Why AI Product Managers and Product Leaders should learn to train neural networks

Why AI Product Managers and Product Leaders should learn to train neural networks

I’ve recently returned from San Francisco, where I’ve been working for the last year. Even before leaving my role there, I decided that I would take some time out - before find a new job or starting a new project - so I could study the technical aspects of AI. While I have previously completed a number of technical AI courses, I’ve been wanting to ‘do it properly’, get my hand dirty and gain a more practical understanding of it all. I want to be able to come up with novel ideas, train neural networks, integrate them into simple applications and then deploy them to the cloud for other people to play with.

When I’ve spoken about this plan, a lot of people have been excited for me / envious, but I haven’t always got a positive response. Amongst the objections I’ve heard are:

  • “You have to think about whether it offers a good ROI. It would be much better to focus on learning and writing about the business of AI.”
  • “You’ve been working as a Head of Product. Assuming you’re planning to continue along this path, why would you need to do this? It might be useful for a normal Product Manager but a Head of Product doesn’t need to get involved in these details.”

I’m writing this article to justify (mainly to myself) why I believe this is a very valuable way to spend my time. Some of these reasons are specific to me, but many will be relevant for other Product Managers or product leaders who want to work on AI products.

Improve your credibility when applying to AI-focused companies

It goes without saying that the job market has become tougher for candidates ever since the Covid-19 pandemic began. If you’re looking for something specific (e.g. AI Product roles) there’s even less going around. For this reason it makes sense to do everything you can to make yourself stand out to companies hiring the roles you want to go for.

I was previously Head of Product at Jukedeck (an AI-generated music startup, acquired by Bytedance) and this should give me some credibility when applying for AI product roles. Regardless, my priority right now is to build on this further.

If you’re a product professional and want to boost your credibility with AI, there are three ways of going about this:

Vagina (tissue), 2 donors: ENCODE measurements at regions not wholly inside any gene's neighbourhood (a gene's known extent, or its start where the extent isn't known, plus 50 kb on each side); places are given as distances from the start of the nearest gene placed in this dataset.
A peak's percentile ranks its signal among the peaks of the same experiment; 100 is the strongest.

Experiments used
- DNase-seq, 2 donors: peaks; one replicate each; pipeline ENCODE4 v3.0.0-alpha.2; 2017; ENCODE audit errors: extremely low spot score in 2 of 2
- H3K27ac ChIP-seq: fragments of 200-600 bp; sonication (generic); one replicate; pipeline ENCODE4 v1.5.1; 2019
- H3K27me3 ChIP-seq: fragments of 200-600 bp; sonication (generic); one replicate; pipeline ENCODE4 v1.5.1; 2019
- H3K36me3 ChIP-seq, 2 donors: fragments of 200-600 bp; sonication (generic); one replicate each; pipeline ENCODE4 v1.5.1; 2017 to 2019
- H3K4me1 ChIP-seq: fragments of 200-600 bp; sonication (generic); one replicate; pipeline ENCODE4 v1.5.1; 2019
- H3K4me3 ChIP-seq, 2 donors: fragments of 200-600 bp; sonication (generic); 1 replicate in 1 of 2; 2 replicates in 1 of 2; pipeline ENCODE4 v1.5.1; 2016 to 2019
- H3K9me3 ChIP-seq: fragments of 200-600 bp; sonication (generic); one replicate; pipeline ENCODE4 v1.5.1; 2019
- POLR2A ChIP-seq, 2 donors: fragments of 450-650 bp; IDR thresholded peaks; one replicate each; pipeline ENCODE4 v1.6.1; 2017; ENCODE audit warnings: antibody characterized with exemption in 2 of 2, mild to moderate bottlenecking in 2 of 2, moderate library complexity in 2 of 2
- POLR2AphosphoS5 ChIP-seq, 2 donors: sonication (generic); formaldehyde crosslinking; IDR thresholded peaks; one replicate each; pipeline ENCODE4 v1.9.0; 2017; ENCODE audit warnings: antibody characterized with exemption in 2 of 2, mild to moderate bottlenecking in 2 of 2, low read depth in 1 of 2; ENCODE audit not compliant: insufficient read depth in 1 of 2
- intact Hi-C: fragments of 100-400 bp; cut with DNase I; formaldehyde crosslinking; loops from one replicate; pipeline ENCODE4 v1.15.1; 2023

• Get more career experience as an AI Product Manager or product leader;
  • Try to become a thought leader (of sorts) in AI Products;
  • Demonstrate that you have a strong understanding of technology of AI.

My plan is to work all three, but the third option is my short-term priority.

Communicate better with ML Scientists / Engineers

Product professionals often spend time learning basic technical skills to be able to communicate better with their technical colleagues. And most AI Product Managers I’ve come across have, like me, done the odd technical machine learning course.

When I was working at Jukedeck I worked very closely with the Machine Learning Researchers and Engineers. Unsurprisingly I found that the more time I spent on technical AI courses, the more I was able to:

  • Better understand what they were talking about;
  • Understand how to ask them better questions;
  • Better grasp the challenges and frustrations they faced;
  • Better understand when to encourage or challenge them.

Despite this, my experience at Jukedeck taught me that a high-level understanding of AI technology isn’t enough. To really excel in this space, you need to have an in-depth understanding of the limitations, capabilities and considerations of the large number of threads that make up the rich tapestry of machine learning.

This is important for people working directly with technical machine learning professionals (e.g. AI Product Managers) and it is also important for those who want to lead them effectively (Heads of Product / VPs of Product / Startup CEOs).

Understand what the future has in store

In his TED talk “The single biggest reason why start-ups succeed” Bill Gross concludes that the most important factor for success is timing. ‘Timing’ here refers both to market and technological timing: Good market timing is if you launch a product when the market is most receptive to it (e.g. Airbnb launching during a recession when people needed extra money). Good technological timing is if you launch a much-needed product when technological developments have just made it feasible (e.g. YouTube launching soon after Adobe Flash became available and just when US broadband penetration crossed the 50% mark).

If you’re truly literate with neural networks & machine learning, you’ll be in a much better position to understand how the technology is evolving and which recent developments are ripe to be exploited within your particular vertical.

Be able to build your own AI MVPs

I’ve always been drawn to the idea of running my own startup (or having a successful side-project). Given my fascination with AI, I’d want this to be at the core of what I’m doing.

If you have these aspirations and you get to the stage where you want to build an MVP, there are three main approaches:

  • Pay someone to build it - expensive;
  • Find a keen, talented and reliable technical co-founder - very difficult;
  • Build it yourself - requires you to have some technical skills.

Learning to train your own neural networks, at the very least, opens up the third option to you.

Have fun

Last-but-not-least: Building and deploying your own machine learning applications is actually pretty fun. If you’re the type of person who wants to be an AI Product Manager, then you’ll probably find it rewarding to be able train models based on ideas you have in your head.